Boris is a worry. Listening to him doing his Press conference with John Kerry in London today, he doesn’t seem to realise that foreigners are not British. It’s what you find when you set off on business trips to places like Germany, Japan or America. The rest of the world is not like us – at all. We like to play with words, concepts, sounds, anything else we can find, while we, at the same time, feel we are expressing something serious and profound. In just one sentence, one part can be a joke. Another part is intended to be totally serious, and yet another part can be yet another joke, or wordplay. A fellow Brit can follow the rapid switchover between play and serious, and not miss a beat, but to a foreigner it is simply incomprehensible how we are happy to appear flippant when they thought we were talking about something important.
The first thing you must do when going on business abroad/or government job is to realise that the flip between funny and serious has to be much much slower than is the norm in the UK. In fact, funny has to be parked totally, for a number of minutes or even hours. Only once the serious business is dealt with, can humour be introduced, and then, it’s totally humour and nothing serious can be allowed to come into the conversation in this phase of an exchange. That’s how foreigners do things, and Brits have to realise that if they want to get anywhere with people from other countries. When playtime arrives, everyone is involved with it, and no one person is allowed to be funnier than everyone else, unlike in Britain where the majority play straight, while the funny guy does the punchlines. That holds true in places like Germany and the USA. Those are places where the English sense of humour sometimes can translate, but not always. In somewhere like Japan and other Asian cultures, where ‘face’ is crucially important, it is really advisable not to introduce humour at all into a social or business proceedings. The risks are simply too great that someone might feel they’ve lost face, which can have very serious consequences indeed.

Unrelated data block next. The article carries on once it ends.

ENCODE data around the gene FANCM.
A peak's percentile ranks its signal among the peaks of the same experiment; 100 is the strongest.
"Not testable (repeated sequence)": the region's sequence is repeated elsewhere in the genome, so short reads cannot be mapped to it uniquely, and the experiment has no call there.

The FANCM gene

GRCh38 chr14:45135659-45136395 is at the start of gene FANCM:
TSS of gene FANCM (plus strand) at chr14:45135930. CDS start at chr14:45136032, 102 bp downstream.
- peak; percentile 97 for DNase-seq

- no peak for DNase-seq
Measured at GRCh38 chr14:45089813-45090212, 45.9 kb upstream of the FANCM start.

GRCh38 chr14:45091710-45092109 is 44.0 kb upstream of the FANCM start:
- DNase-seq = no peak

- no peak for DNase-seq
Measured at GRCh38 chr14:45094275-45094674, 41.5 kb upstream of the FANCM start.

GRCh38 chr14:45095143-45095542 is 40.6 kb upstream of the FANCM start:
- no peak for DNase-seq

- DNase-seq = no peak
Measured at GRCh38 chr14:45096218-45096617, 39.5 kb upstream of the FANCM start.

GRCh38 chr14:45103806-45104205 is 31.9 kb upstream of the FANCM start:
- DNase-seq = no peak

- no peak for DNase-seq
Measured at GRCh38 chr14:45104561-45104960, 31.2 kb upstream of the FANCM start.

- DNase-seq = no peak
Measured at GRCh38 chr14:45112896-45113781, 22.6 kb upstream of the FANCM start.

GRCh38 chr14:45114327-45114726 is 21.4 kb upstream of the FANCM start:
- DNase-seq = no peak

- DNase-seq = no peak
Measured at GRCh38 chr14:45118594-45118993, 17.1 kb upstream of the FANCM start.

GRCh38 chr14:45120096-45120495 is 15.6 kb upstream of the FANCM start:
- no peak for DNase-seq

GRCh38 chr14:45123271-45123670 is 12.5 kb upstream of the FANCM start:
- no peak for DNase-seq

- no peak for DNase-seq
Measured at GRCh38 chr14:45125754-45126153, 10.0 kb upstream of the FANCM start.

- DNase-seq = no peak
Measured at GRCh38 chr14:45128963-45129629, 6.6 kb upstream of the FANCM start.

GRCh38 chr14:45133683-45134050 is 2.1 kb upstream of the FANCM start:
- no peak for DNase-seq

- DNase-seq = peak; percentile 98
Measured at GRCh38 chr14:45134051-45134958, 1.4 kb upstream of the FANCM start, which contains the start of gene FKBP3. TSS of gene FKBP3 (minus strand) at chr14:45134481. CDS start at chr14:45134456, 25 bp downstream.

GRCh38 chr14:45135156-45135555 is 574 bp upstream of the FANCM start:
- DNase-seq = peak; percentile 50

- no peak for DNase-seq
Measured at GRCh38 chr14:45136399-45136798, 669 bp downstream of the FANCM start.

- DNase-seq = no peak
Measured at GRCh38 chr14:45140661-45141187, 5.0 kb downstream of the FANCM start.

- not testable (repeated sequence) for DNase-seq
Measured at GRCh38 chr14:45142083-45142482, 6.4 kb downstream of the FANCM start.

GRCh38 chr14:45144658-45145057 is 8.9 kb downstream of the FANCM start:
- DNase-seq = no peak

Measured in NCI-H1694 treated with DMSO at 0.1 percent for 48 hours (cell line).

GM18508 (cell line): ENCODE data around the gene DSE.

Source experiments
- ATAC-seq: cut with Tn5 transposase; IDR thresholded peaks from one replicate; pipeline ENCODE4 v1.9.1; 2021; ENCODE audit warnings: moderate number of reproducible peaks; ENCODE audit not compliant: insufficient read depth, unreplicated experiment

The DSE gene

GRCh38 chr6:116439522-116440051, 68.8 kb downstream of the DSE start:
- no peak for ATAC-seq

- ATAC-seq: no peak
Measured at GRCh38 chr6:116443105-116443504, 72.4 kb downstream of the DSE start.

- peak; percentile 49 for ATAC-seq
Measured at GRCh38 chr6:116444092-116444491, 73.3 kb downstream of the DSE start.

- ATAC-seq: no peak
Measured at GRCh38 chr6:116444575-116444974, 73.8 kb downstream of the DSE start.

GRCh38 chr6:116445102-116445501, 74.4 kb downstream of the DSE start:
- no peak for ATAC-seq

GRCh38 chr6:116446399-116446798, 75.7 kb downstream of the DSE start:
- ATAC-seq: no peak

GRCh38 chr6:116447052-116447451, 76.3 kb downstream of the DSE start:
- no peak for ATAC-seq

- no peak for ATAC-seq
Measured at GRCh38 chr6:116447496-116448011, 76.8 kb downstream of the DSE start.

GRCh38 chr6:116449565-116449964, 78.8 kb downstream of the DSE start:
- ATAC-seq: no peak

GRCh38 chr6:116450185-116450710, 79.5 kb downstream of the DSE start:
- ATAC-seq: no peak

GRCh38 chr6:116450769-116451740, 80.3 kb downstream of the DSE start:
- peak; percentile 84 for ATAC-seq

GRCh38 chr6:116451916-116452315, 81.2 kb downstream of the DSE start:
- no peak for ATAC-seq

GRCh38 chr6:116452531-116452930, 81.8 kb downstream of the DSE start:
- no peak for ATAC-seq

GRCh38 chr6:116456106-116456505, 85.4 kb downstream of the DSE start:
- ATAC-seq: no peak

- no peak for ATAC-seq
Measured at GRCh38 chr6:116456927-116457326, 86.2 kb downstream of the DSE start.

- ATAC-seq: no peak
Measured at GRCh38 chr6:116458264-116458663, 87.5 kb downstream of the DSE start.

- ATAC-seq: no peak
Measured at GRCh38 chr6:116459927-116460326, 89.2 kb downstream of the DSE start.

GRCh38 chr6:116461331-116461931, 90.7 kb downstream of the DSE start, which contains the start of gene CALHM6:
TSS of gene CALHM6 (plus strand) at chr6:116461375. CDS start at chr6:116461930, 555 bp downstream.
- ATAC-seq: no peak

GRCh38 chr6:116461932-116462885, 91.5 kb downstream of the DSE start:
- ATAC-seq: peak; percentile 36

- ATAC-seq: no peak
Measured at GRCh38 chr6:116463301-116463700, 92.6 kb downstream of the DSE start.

In today’s public appearance, Boris couldn’t sense that Kerry felt decidedly uncomfortable alongside him, as he tried to appeal to a typically British audience with his usual witty repartie, which has kept TV audiences guffawing for decades. Kerry tried hard to correct the error for him, but Boris just kept digging. He really can’t expect dignitaries from the rest of the world to change their perceptions as to how communication should take place, and become straight men to his witty punch lines. He has to become a lot more boring, and drop the school boy antics. It would make his denials and explanations a lot more authoritative into the bargain.
What he has to do is strike trade deals and avoid wars, business which is as serious as it gets. That’s a big enough agenda for now. Getting awards for being funny on programmes like Have I Got News For You must be put aside. Boris Johnson must surely realise the game has changed, and his role within it. His style must change overnight, or he’s simply going to become a major embarrassment. A fifty year old who imagines themselves nineteen is funny up to a point, but if he doesn’t quickly take on board who he is now, and how the rest of the world works, he’ll be left for dead.